It didn't take long and I was on my second ride, this time going 'Falcon style'
As expected, the ride was even faster than the first one, with a top speed of 120 km/h.
You don't get to see as much, though, as you are looking down and you barely can lift your head up to horizon level. But it's a lot better for videos. I had a 360° camera with me. And if you watch the video of the first run with a VR headset, it is disorientating, since the camera swings all over the place and the video is only good for extracting still frames. While riding 'falcon' is almost like being on an inverse dolly track, allowing for nice, steady videos.
Time for the third ride.
I had done 'sitting in a harness' and 'flying falcon style', so what to choose for the third ride?
After I asked the guide whether he was serious about the possibility of riding upside down (he was), it seemed for some reason (probably the heat) like the right thing to do.
Partly, because I had too much fun on the first two rides and I wanted to do something that I hadn't done before and which also worried me a little.
Partly, due to the "Well, why not?" factor. (Trouble is, of course, that the next thought tends to be "What's the worst than can happen?". And, when you plan to hang on a rope from a cable about 350 meters above the ground while going at more than 100 km/h, it is not that difficult to think of things that could happen.)
But partly (and that line of thought made sense at the time, although it doesn't now), the 'Falcon' style means flying like Superman, bats are hanging upside down, so if I ziplined upside down, I would have been flying Superman-style and Batman-style. And that somehow felt appropriate.
So, back to the starting point, into the harness, feet up and ready to go.
You can't start fully stretched out, as you would hit the edge of the floor when leaving the little hut from where you start. (Not a problem when starting in lying position, but when you start sitting, they ask you to pull your legs up, so you don't hurt yourself.) So you grab the rope and bend your back, so you don't hit your head against something.
Ziplining upside down - so far, so good.
The plan was to stretch out, hang straight down and spread my arms - possibly only for a second or so, I don't think I would have dared to do it any longer, but that would have been enough for a nice frame grab from the video - but then I started to turn on the rope and couldn't get a grip on the handlebar with the feet, so they slipped off.
So it didn't quite work out as intended and I didn't get the picture I wanted, but did I have a bit of an upside down ride.
I then finished the ride in a more laid-back manner.
Next day it was time for some refreshment.
The timing was fortunate. It was a hot day - with 37°C the hottest during my stay in Italy - and I had booked an activity that kept me in nice, cool water.
I had been canyoning in Italy before, but that was near Lake Garda.
Here at Lago Maggiore, I went for a mid-level skill tour (though among those, it was the easiest one).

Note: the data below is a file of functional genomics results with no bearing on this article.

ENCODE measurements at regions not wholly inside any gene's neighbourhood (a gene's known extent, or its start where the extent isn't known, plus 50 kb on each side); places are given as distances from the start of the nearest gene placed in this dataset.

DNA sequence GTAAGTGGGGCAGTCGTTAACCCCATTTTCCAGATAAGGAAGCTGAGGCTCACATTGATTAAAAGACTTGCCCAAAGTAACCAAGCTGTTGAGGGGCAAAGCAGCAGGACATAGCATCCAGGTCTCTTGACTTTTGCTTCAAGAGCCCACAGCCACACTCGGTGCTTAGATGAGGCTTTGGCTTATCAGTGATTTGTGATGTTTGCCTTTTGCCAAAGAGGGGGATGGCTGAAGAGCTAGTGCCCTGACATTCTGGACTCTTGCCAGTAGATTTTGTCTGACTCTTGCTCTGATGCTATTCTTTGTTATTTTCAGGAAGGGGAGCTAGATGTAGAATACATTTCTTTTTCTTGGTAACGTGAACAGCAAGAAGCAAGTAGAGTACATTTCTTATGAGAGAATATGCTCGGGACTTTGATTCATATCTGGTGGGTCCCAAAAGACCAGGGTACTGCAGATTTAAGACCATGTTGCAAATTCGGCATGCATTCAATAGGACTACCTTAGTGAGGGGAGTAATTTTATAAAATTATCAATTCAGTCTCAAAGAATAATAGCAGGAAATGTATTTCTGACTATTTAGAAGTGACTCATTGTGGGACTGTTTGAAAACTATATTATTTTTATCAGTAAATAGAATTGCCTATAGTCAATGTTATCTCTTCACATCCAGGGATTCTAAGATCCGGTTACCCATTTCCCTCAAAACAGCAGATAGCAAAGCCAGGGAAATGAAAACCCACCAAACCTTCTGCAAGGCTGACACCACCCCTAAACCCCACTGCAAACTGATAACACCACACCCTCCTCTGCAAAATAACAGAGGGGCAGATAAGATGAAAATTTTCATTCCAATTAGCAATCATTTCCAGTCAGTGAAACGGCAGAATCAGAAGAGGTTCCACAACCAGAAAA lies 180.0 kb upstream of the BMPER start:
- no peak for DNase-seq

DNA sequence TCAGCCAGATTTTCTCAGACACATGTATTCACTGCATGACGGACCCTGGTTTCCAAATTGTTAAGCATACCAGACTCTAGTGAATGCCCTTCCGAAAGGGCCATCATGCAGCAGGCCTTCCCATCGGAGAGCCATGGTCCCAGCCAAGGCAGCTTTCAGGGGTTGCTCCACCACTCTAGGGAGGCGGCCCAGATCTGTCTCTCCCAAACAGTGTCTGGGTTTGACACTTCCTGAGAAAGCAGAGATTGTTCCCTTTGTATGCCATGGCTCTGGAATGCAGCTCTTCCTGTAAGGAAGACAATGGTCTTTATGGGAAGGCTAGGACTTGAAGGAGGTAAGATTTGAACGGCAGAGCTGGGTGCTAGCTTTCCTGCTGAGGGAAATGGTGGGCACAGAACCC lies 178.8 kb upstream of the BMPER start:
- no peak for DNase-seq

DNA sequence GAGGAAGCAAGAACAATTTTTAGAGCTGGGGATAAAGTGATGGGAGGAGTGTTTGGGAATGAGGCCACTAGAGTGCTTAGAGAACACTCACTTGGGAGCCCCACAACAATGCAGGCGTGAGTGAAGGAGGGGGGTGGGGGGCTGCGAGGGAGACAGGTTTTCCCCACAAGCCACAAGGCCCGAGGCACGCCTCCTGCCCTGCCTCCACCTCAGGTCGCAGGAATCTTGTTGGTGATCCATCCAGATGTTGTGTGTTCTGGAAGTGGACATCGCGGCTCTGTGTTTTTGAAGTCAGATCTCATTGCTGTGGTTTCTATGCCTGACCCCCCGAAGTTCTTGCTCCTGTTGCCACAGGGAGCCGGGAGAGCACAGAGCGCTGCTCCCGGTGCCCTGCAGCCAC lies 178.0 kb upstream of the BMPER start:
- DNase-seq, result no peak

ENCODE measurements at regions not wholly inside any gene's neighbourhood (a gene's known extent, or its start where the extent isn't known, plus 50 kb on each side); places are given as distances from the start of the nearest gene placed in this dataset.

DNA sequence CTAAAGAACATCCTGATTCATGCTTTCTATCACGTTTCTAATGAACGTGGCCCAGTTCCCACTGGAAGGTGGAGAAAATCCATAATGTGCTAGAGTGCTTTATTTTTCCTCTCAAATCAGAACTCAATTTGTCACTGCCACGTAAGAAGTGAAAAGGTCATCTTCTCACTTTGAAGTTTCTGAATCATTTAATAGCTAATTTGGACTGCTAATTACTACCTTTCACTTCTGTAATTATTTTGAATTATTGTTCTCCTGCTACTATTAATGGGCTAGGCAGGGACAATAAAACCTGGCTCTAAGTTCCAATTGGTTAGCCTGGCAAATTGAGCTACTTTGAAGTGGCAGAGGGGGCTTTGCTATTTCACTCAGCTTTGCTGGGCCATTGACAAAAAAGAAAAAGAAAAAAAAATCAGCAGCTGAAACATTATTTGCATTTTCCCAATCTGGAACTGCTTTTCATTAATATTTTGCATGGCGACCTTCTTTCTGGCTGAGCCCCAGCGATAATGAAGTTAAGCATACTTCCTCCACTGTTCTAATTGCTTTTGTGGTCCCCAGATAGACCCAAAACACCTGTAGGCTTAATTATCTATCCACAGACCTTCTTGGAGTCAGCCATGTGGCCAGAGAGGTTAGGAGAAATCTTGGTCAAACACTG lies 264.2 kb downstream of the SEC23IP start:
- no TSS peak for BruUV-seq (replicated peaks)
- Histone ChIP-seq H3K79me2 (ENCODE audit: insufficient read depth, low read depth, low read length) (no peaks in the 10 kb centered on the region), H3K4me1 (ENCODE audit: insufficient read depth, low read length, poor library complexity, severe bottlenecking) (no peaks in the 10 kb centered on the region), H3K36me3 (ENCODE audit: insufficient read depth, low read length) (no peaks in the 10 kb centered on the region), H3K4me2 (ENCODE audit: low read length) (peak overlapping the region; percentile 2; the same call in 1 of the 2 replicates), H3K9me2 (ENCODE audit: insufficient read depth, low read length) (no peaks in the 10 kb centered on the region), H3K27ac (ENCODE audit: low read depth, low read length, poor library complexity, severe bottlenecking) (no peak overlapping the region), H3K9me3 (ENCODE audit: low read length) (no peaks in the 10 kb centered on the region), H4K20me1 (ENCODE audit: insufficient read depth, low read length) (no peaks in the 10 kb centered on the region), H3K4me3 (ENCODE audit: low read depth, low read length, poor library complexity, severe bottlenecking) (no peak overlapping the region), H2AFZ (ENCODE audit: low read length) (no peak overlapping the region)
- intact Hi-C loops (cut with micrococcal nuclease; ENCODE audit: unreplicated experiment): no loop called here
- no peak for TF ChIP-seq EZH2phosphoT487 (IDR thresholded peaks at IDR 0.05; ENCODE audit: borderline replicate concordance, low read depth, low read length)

It turned out to be a very relaxed tour.
The canyon doesn't have any difficult or spectacular bits - at least if you're abseiling, it is quite challenging for jumpers - so it is pleasant all the way, without any stressful bits. So, no impressive sounding abseils down 60 meter waterfalls, but lots of nice bits, variety and a great way to spend a day.
Though the canyoning method seemed unusual.
It seems a bit like it is for dogsledding (which I have done more than canyoning).
Every company has its own way of doing things. Usually they are neither better nor worse (as long as it is done consistently), but it means you can't get complacent and think "I know this, I've done it before". And you need to pay attention when they show how it should be done on their tour. (It's a bit like the announcements on airplanes, when they tell you "Please, even if you are a frequent flyer, listen carefully to the safety demonstration, as every aircraft might be different.", only that it applies here, unlike for airplanes, where it never does.)
For canyoning tours, they generally use an abseil-eight. You take that off the carabiner, put a loop pf the rope through the larger hole, slip it around the middle section of the eight and then clip the eight back into the carabiner.
Easy and straightforward.
There are only two disadvantages.
You need to take the eight fully off your carabiner when you slip the rope around it, so if you got wet fingers (as you do when canyoning) and you fumble, you could accidentally drop the eight and have it fall down the waterfall. There is a routine of handling the eight to avoid that, so it never is fully unattached, but that is a bit confusing and makes people more likely to do things wrong.
And on a normal eight, in theory the rope loop could slip over the upper part of the eight and make the rope lock up (called a lark's head hitch). It's unlikely to happen and it's a 'safe' failure in the sense that you don't fall, but it is hard to undo, as you are hanging with your weight on the rope and also can't use both hands to undo the rope jam. Also unlikely to happen and there are some of oddly shaped 'eights' with protruding spikes and 'ears' to reduce the risk of this happening.